Although brands have long had a role in commerce, it was not until the twentieth century that branding and brand associations became so central to competitors. In fact, a distinguishing characteristic of modern marketing has been its focus upon the creation of differentiated brands. Market research has been used to help identify and develop bases of brand differentiation. Unique brand associations have been established using product attributes, names, packages, distribution strategies, and advertising. The idea has been to move beyond commodities to branded products -- to reduce the primacy of price upon the purchase decision, and accentuate the bases of differentiation.

The power of brands, and the difficulty and expense of establishing them, is indicated by what firms are willing to pay for them. For example, Kraft was purchased for nearly $13 billion, more than 600% over its book value, and the collection of brands under the RJR Nabisco umbrella brought over $25 billion. These values are far beyond the worth of any balance sheet item representing bricks and mortar.

An even clearer example of the value of a brand name is licensing. For example, Sunkist in 1988 received $10.3 million in royalties by licensing its name for use on hundreds of products such as Sunkist Fruit Gems (Ben Myerson candy), Sunkist orange soda (Cadbury Schweppes), Sunkist juice drinks (Lipton), Sunkist Vitamin C (Ciba-Geigy), and Sunkist fruit snacks (Lipton). Lipton used the name Sunkist Fun Fruits to overcome an established Fruit Corner line of fruit snacks from General Mills. The Fruit Corner tag line, "Real fruit and fun rolled up in one," was overshadowed by Sunkist Fun Fruits, a name that said it all.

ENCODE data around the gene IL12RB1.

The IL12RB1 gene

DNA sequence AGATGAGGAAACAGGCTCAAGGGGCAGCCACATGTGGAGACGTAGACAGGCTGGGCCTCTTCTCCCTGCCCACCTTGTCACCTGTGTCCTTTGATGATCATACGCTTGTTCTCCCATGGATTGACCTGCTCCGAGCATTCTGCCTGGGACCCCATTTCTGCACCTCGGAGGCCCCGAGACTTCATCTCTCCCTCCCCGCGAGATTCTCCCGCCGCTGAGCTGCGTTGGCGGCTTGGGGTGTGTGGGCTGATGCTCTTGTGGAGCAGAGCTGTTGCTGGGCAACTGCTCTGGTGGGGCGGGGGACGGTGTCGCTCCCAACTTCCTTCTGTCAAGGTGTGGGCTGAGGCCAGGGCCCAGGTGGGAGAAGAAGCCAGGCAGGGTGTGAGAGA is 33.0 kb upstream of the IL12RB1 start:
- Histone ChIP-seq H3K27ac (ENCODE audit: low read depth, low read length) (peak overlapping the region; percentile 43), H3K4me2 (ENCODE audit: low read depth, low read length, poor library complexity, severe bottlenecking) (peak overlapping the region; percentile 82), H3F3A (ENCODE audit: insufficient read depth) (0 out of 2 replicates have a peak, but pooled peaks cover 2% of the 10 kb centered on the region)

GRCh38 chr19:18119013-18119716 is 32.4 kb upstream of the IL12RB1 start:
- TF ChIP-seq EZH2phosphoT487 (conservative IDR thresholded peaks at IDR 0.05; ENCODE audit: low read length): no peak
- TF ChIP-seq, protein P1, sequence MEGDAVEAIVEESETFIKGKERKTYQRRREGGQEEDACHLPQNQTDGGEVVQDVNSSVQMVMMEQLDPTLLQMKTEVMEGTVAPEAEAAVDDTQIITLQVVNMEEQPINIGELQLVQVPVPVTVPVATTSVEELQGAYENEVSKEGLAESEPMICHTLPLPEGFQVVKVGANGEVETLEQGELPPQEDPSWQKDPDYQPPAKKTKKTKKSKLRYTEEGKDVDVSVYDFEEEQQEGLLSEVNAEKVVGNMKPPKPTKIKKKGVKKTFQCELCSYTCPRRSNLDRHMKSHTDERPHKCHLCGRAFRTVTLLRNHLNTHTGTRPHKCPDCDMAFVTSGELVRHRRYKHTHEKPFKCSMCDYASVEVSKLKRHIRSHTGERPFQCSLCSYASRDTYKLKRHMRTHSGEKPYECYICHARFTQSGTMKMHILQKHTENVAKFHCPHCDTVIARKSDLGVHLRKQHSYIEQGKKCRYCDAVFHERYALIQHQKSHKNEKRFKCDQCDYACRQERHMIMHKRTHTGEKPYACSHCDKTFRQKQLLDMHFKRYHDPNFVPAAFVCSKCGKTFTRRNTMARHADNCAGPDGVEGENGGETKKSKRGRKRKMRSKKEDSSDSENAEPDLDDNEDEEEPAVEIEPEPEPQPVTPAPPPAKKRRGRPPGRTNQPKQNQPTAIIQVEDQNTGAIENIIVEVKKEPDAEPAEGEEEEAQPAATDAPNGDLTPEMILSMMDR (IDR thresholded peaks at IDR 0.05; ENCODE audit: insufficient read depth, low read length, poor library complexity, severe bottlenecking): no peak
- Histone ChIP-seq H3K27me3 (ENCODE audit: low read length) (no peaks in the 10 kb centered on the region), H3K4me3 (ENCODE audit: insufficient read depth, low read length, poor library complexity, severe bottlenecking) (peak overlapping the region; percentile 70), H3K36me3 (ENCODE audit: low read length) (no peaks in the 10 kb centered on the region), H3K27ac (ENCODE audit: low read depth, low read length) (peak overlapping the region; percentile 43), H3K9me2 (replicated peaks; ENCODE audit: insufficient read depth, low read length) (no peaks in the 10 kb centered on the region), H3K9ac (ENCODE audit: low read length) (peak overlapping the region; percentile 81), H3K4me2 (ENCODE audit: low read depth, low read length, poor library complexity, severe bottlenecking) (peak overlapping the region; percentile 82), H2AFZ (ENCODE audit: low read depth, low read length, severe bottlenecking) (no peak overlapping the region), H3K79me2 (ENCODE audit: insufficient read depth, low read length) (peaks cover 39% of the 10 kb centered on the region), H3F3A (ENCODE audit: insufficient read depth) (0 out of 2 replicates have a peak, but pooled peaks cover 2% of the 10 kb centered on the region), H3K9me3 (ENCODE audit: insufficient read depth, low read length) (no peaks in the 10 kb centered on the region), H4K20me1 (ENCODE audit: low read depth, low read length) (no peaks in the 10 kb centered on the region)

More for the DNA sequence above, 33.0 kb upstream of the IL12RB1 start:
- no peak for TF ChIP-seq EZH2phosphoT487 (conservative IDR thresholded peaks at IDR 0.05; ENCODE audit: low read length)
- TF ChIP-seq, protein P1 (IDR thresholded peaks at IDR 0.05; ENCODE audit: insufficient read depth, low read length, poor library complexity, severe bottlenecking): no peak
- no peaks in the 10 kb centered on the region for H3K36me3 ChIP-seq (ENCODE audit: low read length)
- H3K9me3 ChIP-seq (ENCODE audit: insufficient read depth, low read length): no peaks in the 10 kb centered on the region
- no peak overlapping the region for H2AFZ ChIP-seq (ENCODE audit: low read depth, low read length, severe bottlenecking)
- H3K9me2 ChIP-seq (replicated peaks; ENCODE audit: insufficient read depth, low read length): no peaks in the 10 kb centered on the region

The value of an established brand is in part due to the reality that it is more difficult to build brands today than it was only a few decades ago. First, the cost of advertising and distribution is much higher: One minute commercials and sometimes even half-minute commercials are now considered too expensive to be practical, for example. Second, the number of brands is proliferating: Approximately 3,000 brands are introduced each year into supermarkets. There were at this writing 750 nameplates of cars, over 150 brands of lipstick, and 93 cat-food brands. All this meant, and continues to mean, increased competition for the customer's mind as well as for access to the distribution channel. It also means that a brand often is relegated to a niche market, and so will lack the sales to support expensive marketing programs.


Despite the often obvious value of a brand, there are signs that the brand-building process is eroding, loyalty levels are falling, and price is becoming more salient. The accompanying insert suggests a series of indicators of a lack of attention to brands which most firms will find familiar.

Indicators of an Underemphasis on Brand-Building